“When you’re watching a horror movie, you know in the back of your mind that it’s not real. But that was real. This was a dark period, not only in Hollywood history but in American history,” says actor Bryan Cranston about the true events depicted in his new film “Trumbo.” He plays Dalton Trumbo, one of the top screenwriters in the 1940s, who refused to testify when called before the House Un-American Activities Committee about communists in the film industry.
In our recent interview (watch below), Cranston adds, “A government body oppressed the First Amendment and took away civil liberties that were hard-fought based on fear. They sent 10 men to prison (including Trumbo), not because they broke the law but because the answers they gave under the pressure of imprisonment didn’t please the committee.”
Studio executives were so afraid of repurcussions that they unofficially put many suspected communists and sympathizers on a “blacklist” so they could no longer work in Hollywood. Trumbo got around this ban by writing scripts under other names. Two of those films won Oscars for screenplays — “Roman Holiday” (1953) and “The Brave One” (1956). Academy officials later recognized him as the true author by presenting his family with Oscar statuettes in 1975 and 1993.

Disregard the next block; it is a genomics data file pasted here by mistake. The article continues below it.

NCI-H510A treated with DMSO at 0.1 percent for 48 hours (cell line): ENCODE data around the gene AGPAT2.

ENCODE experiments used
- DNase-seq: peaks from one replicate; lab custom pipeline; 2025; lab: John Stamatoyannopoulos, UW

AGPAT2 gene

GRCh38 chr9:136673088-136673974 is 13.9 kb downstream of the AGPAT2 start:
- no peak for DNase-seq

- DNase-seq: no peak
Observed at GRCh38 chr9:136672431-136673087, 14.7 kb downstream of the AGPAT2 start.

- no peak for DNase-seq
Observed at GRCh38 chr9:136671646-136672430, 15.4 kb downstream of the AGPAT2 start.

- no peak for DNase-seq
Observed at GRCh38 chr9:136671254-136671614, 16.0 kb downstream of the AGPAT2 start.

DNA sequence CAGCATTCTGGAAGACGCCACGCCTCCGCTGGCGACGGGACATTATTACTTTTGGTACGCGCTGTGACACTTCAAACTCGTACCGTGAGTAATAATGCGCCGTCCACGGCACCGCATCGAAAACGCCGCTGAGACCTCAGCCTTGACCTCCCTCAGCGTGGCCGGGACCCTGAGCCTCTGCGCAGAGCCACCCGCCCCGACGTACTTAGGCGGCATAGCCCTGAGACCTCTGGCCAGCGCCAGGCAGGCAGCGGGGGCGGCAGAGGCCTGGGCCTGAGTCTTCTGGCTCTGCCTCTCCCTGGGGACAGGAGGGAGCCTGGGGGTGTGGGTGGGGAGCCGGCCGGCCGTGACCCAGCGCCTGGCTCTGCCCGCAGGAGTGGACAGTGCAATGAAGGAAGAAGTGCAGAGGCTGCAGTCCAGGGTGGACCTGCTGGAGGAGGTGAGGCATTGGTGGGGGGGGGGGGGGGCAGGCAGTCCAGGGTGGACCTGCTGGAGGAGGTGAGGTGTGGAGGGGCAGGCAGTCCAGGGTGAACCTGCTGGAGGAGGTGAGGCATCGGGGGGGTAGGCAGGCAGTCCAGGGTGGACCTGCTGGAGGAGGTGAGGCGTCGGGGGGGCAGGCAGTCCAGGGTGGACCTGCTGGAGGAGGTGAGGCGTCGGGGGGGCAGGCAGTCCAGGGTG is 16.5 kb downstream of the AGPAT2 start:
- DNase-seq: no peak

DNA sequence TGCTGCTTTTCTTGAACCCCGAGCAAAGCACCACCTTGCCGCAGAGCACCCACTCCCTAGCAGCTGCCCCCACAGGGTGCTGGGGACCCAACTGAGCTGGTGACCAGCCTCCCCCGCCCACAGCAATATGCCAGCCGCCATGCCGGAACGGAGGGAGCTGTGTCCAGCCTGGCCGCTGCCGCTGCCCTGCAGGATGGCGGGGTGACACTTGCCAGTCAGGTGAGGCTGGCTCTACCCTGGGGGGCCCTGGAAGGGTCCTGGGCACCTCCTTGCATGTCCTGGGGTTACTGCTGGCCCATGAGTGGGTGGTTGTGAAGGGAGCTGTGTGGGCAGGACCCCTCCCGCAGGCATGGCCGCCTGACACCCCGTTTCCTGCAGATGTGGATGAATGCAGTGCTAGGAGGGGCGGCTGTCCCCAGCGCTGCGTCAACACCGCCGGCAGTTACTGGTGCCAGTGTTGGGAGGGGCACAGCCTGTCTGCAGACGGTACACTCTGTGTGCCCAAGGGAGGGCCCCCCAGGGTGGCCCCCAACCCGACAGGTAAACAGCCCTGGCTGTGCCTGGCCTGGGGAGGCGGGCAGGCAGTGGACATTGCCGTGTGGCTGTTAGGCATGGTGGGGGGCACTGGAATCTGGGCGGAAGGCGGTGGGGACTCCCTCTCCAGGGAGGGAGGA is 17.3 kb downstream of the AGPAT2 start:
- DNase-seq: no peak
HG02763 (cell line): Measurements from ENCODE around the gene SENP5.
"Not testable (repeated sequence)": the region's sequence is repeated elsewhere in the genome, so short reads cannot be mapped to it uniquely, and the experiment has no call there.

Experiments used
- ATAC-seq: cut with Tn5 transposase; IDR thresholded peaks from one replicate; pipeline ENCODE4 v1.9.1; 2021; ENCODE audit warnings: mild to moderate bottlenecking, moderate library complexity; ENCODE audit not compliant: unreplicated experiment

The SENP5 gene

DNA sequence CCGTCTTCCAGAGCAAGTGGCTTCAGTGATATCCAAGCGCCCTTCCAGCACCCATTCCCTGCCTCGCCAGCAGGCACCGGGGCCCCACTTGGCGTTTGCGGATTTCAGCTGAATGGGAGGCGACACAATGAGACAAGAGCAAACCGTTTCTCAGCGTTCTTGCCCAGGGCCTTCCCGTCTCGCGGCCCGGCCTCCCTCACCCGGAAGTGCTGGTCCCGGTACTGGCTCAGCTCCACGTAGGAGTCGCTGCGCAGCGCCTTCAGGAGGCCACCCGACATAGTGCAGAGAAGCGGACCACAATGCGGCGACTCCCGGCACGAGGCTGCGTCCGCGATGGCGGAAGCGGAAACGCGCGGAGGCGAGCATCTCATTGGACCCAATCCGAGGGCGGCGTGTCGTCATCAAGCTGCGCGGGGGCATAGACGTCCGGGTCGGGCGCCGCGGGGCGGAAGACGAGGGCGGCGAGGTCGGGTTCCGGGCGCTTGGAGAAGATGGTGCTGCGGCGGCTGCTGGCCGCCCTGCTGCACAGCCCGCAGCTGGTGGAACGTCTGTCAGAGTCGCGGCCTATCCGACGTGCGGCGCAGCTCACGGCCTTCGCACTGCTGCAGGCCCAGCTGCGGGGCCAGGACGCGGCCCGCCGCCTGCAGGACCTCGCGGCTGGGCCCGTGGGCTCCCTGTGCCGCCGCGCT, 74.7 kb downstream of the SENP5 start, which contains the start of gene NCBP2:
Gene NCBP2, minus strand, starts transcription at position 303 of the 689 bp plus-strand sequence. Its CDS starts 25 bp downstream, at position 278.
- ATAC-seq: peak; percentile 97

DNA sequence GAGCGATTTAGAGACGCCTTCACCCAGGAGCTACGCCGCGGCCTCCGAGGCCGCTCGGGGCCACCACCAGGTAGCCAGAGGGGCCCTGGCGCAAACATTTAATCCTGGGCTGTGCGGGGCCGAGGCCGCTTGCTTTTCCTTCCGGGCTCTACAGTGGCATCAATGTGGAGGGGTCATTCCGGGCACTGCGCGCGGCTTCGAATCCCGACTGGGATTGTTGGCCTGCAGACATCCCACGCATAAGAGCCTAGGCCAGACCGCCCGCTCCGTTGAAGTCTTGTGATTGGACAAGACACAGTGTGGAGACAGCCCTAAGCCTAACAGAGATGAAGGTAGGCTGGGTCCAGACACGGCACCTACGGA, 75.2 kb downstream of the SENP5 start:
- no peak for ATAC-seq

Even though he couldn’t claim them at the time, what did those award wins mean to Trumbo? Cranston says,”It was paradoxical for him to win two Oscars because it was under different names. There was an asterisk next to both of them because he couldn’t do it freely and couldn’t put them on a mantel and say ‘I did this.’ He had to hide and live in the shadows and no one should have to do that.”
Cranston himself might be in a line for an Oscar nomination as Best Actor this year. His career has already included six Emmy wins for the drama series “Breaking Bad” (four for acting, two for producing). He also prevailed at the Tony Awards last year for portraying President Lyndon Johnson in the play “All the Way” for Broadway. An adaptation of that production is now filming for HBO.
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Photo Credit: Courtesy of Bleecker Street